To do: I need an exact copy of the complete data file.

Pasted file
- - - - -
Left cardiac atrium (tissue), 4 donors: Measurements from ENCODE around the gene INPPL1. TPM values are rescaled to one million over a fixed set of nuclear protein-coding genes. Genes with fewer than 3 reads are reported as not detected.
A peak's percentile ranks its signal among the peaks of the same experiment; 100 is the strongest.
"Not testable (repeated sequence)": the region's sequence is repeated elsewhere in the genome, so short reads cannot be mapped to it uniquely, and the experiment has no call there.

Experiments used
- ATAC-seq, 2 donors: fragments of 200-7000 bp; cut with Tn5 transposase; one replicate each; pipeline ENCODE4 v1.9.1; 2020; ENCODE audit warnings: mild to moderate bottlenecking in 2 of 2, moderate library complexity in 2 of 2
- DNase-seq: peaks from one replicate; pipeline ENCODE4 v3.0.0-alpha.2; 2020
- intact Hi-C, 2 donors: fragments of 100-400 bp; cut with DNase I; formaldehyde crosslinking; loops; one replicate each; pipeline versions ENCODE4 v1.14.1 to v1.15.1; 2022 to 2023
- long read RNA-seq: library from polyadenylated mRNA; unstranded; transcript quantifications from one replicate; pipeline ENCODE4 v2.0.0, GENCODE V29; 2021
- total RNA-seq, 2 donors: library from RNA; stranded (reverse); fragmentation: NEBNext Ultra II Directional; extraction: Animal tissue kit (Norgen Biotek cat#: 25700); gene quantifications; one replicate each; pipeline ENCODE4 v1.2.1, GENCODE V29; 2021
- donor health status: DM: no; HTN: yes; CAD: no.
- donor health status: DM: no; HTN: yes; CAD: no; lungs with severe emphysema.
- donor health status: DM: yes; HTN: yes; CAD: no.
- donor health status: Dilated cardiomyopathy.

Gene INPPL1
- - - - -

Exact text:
Left cardiac atrium (tissue), 4 donors: Measurements from ENCODE around the gene INPPL1. TPM values are rescaled to one million over a fixed set of nuclear protein-coding genes. Genes with fewer than 3 reads are reported as not detected.
A peak's percentile ranks its signal among the peaks of the same experiment; 100 is the strongest.
"Not testable (repeated sequence)": the region's sequence is repeated elsewhere in the genome, so short reads cannot be mapped to it uniquely, and the experiment has no call there.

Experiments used
- ATAC-seq, 2 donors: fragments of 200-7000 bp; cut with Tn5 transposase; one replicate each; pipeline ENCODE4 v1.9.1; 2020; ENCODE audit warnings: mild to moderate bottlenecking in 2 of 2, moderate library complexity in 2 of 2
- DNase-seq: peaks from one replicate; pipeline ENCODE4 v3.0.0-alpha.2; 2020
- intact Hi-C, 2 donors: fragments of 100-400 bp; cut with DNase I; formaldehyde crosslinking; loops; one replicate each; pipeline versions ENCODE4 v1.14.1 to v1.15.1; 2022 to 2023
- long read RNA-seq: library from polyadenylated mRNA; unstranded; transcript quantifications from one replicate; pipeline ENCODE4 v2.0.0, GENCODE V29; 2021
- total RNA-seq, 2 donors: library from RNA; stranded (reverse); fragmentation: NEBNext Ultra II Directional; extraction: Animal tissue kit (Norgen Biotek cat#: 25700); gene quantifications; one replicate each; pipeline ENCODE4 v1.2.1, GENCODE V29; 2021
- donor health status: DM: no; HTN: yes; CAD: no.
- donor health status: DM: no; HTN: yes; CAD: no; lungs with severe emphysema.
- donor health status: DM: yes; HTN: yes; CAD: no.
- donor health status: Dilated cardiomyopathy.

Gene INPPL1